Borgo is played by Mark Laxer whose father, photographer Art Laxer, chances upon him in the jungles of Queens, New York.
Mark Laxer’s first book
A lyrical account of a young man’s mystical quest, Take Me For A Ride: Coming of Age in a Destructive Cult takes the reader in and out of the grip of a brilliant, sensitive, seemingly benign cult leader gone mad. Take Me For A Ride is the story of Mark, who, at the age of seventeen, longs to see for himself what lies beneath the “surface" world of reason. Mark’s spiritual path takes an unexpected turn when his meditation teacher, Frederick Lenz, learns to use fear, sleep deprivation, and LSD as tools of persuasion. Lenz, dubbed by Newsweek as the Yuppie Guru, holds a Ph.D. in English. He calls himself Rama. He claims to be the last incarnation of a destructive Hindu deity. He extracts from devotees roughly ten million dollars a year. After leaving Rama’s inner circle, Mark faces head winds and haunting memories as he bicycles across America. More than a vehicle for exercising and exorcising subtle ghosts of the past, the bike trip serves as the frame through which this combined adventure story, self-help book, and expose is narrated. In the early 90’s, Mark was sued $30 million as part of an effort to intimidate and silence him. He responded, in 1995, by sharing the entirety of Take Me For A Ride on the internet, as part of Project Gutenberg, for free. https://www.gutenberg.org/ebooks/162
The work is also available from Amazon as a paperback. https://www.amazon.com/s?k=take+me+for+a+ride+mark+laxer
“While his portrait of a charismatic leader’s slide into madness is gripping, perhaps more important here is Laxer’s disclosure of some of the motives impelling young people to immerse themselves in cults…the work is well written.” --Library Journal
Mark Laxer’s second book
The Monkey Bible is the fictional story of Emmanuel, a young college bound Christian man who suddenly has reason to suspect that his genetic make-up, and indeed the story of his creation, is not what he had thought it had been. Dismayed and seemingly alienated from his Church, Emmanuel journeys around the world in search of his genetic and spiritual origins, identity, and community. The science behind The Monkey Bible is accurate, up-to-date, and accessible, and the reader comes to understand the biological creation story as the adventure unfolds. While The Monkey Bible can be seen as the latest chapter in the larger-than-life debate between Darwinists and creationists, the novel is respectful of both sides, and strives to provide a gentle supportive bridge across which people who disagree can communicate. Ultimately, The Monkey Bible is a timely and necessary plea to alter the stories by which we define ourselves as a way to protect the countless creatures on the great tree of life, upon which all human life depends. The Monkey Bible is a compelling read and the potential audience extends well beyond those interested in biology, anthropology, wildlife conservation, mythology, and religion. Adults will enjoy this book and so will college students, whose fresh questions about their own origins will resonate with this novel. http://www.monkeybible.com/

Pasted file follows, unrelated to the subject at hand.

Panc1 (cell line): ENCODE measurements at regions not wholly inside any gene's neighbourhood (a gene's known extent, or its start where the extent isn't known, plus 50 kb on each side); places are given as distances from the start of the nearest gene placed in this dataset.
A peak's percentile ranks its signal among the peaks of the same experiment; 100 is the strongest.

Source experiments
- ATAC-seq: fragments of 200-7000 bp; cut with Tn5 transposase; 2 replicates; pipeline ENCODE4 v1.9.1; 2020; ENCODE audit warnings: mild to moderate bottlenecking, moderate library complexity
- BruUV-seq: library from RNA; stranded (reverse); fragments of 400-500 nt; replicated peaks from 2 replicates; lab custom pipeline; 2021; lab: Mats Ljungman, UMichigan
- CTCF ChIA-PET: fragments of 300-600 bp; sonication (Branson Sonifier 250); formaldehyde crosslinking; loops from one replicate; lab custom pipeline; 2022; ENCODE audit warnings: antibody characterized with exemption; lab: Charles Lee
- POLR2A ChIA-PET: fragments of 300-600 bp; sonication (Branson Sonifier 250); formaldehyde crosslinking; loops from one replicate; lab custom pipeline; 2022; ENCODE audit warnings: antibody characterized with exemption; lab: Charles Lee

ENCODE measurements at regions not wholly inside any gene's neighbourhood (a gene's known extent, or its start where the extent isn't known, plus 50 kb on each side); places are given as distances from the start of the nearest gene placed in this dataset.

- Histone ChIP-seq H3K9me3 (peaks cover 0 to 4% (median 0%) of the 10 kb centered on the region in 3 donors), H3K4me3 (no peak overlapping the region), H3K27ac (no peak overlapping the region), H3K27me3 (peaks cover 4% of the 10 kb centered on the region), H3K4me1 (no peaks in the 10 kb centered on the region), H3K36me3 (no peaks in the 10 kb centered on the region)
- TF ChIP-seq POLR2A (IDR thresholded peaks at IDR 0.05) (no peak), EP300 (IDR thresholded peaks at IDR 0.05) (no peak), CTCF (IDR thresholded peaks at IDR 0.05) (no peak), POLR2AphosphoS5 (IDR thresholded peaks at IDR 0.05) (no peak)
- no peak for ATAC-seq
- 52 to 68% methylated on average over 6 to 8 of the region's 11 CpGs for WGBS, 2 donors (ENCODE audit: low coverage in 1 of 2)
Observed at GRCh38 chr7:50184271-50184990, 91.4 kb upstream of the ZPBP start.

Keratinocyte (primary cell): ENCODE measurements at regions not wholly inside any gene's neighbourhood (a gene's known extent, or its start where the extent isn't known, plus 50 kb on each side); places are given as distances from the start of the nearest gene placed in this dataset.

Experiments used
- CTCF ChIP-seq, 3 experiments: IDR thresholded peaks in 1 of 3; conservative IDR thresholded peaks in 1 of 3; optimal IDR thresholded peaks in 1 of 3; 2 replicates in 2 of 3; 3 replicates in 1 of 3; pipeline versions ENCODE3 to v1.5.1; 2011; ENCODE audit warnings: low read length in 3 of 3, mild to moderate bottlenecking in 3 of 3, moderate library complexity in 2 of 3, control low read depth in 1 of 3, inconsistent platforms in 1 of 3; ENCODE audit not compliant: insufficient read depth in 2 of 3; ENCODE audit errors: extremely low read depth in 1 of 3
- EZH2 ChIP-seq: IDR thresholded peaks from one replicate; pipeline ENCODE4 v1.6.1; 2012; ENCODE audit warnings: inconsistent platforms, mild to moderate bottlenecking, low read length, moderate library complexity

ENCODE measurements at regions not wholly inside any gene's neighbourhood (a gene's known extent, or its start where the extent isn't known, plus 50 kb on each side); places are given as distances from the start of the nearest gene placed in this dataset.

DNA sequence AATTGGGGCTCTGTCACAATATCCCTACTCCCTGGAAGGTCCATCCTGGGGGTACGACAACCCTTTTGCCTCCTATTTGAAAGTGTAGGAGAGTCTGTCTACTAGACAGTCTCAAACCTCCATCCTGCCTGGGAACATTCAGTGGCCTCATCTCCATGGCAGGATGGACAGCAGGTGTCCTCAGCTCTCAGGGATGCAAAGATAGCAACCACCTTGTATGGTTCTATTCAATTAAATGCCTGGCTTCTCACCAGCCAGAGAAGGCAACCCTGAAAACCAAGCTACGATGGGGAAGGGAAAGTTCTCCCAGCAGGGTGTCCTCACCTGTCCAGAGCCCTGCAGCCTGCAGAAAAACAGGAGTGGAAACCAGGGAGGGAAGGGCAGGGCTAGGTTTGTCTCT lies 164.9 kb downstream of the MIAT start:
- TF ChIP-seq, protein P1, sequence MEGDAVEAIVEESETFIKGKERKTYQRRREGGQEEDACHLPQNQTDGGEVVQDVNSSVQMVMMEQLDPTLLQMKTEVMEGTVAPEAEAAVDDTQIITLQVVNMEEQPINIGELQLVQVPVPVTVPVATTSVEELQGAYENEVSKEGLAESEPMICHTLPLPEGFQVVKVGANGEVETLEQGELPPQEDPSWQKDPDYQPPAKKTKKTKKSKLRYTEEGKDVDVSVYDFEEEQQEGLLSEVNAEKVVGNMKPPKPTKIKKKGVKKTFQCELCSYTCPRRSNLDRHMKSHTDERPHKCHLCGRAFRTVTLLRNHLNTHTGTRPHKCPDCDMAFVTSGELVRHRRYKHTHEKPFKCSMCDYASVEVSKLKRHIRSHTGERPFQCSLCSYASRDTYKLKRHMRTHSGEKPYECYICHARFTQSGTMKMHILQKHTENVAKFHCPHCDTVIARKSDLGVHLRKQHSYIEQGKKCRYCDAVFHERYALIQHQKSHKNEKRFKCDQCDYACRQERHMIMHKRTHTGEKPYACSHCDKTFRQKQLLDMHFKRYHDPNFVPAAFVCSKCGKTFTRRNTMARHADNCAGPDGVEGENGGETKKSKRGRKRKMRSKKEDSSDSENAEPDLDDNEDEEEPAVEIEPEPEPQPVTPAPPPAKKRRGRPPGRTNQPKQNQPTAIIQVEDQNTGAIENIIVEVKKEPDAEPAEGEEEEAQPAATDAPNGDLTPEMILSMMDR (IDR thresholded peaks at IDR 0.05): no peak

Using The Monkey Bible as inspiration, songwriter Eric Maring has written a companion music CD which uses the varied notion of lines to echo the novel's themes. The Line--at turns serious, light, joyous, exuberant, and brooding--praises our ability and need to explore our world and to ask questions, especially regarding our relationship to our planet, our religions, and ourselves.
[The Monkey Bible]: “…brings Aldous Huxley into the genetic age.”
--Richard Wrangham, Harvard University
[Eric Maring’s The Line]: “The Line produces Graceland like heights of eclecticism and inventiveness, and mirrors the book’s own already lyrical approach to philosophy.”
--Alexander von Bismarck, Executive Director, Environmental Investigative Agency
Eric Maring’s website: https://www.maringmusic.com/
Mark Laxer’s third book
Rama Trauma Trump: I Left the Cult and Now Look What Happened is the true story of a young man who falls prey to, then breaks away from, an increasingly authoritative and abusive charismatic leader. The narrative in this highly accessible graphic novel explores the importance of cult-proofing kids, communities, and nations. http://www.ramatraumatrump.com/